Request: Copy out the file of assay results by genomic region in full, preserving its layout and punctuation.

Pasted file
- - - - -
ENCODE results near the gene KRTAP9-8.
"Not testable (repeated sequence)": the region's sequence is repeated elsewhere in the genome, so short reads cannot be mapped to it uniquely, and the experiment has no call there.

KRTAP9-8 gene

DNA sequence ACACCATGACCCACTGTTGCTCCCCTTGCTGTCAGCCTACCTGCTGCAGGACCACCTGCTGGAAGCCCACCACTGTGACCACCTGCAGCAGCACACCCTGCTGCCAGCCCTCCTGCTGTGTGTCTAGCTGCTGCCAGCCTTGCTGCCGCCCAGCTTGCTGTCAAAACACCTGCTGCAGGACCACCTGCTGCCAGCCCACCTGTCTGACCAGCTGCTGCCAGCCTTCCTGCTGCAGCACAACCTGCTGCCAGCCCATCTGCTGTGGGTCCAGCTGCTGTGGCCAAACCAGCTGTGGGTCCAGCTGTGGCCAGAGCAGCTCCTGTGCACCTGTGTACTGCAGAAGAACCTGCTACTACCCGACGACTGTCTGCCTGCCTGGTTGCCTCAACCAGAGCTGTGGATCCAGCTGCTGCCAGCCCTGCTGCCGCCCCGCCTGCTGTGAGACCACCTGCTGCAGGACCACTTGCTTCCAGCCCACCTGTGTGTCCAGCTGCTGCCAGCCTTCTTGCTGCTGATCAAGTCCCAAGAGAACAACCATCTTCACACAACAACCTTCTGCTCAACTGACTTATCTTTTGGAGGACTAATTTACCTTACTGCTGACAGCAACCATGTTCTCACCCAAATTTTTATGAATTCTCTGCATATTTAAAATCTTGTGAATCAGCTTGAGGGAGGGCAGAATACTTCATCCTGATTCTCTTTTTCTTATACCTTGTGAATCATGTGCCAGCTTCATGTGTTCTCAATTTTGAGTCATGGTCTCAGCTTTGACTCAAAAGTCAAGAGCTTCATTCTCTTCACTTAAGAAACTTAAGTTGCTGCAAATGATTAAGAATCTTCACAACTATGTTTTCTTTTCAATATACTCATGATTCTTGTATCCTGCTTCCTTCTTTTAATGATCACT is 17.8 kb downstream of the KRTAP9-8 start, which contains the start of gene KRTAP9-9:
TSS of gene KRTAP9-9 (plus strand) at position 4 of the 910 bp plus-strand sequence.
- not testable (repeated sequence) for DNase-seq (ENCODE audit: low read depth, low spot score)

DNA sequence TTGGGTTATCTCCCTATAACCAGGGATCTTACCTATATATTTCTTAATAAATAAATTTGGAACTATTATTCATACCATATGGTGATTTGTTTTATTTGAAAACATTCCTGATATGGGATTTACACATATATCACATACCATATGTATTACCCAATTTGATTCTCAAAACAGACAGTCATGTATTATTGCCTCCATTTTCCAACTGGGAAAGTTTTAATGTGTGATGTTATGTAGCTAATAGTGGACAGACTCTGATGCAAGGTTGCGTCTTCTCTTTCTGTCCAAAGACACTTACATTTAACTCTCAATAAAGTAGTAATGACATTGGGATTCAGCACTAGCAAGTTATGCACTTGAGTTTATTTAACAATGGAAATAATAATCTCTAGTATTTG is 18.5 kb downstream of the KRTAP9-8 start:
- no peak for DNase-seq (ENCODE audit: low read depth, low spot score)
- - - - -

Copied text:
ENCODE results near the gene KRTAP9-8.
"Not testable (repeated sequence)": the region's sequence is repeated elsewhere in the genome, so short reads cannot be mapped to it uniquely, and the experiment has no call there.

KRTAP9-8 gene

DNA sequence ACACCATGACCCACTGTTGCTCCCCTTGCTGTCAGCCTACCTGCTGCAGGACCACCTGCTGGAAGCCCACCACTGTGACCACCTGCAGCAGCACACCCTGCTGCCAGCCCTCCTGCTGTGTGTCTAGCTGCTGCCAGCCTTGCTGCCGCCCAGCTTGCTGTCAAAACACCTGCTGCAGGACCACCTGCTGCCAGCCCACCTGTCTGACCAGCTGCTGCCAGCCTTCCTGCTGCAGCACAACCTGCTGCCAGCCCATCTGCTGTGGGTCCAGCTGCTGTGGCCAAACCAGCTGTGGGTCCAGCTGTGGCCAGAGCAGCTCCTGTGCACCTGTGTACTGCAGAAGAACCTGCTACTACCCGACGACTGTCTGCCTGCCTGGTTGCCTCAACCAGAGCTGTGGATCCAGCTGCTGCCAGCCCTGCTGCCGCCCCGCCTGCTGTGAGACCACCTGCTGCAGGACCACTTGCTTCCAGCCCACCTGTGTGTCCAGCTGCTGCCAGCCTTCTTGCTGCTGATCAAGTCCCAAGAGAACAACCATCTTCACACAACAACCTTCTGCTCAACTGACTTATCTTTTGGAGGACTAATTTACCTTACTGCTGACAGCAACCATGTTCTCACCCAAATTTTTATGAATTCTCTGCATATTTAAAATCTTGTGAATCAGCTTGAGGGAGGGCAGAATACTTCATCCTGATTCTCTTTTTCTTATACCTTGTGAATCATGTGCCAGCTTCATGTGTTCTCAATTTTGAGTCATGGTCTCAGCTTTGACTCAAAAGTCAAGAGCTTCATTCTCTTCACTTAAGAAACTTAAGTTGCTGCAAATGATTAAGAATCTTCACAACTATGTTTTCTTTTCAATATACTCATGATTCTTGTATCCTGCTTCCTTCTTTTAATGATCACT is 17.8 kb downstream of the KRTAP9-8 start, which contains the start of gene KRTAP9-9:
TSS of gene KRTAP9-9 (plus strand) at position 4 of the 910 bp plus-strand sequence.
- not testable (repeated sequence) for DNase-seq (ENCODE audit: low read depth, low spot score)

DNA sequence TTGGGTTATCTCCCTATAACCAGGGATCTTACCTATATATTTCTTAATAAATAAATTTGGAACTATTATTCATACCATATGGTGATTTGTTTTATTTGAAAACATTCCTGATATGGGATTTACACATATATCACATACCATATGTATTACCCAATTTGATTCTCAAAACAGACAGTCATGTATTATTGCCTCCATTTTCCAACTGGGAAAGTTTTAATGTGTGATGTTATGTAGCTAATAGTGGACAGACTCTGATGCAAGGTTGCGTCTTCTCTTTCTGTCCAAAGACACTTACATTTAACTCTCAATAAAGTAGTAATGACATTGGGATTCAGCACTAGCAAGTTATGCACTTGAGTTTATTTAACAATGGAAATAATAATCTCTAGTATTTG is 18.5 kb downstream of the KRTAP9-8 start:
- no peak for DNase-seq (ENCODE audit: low read depth, low spot score)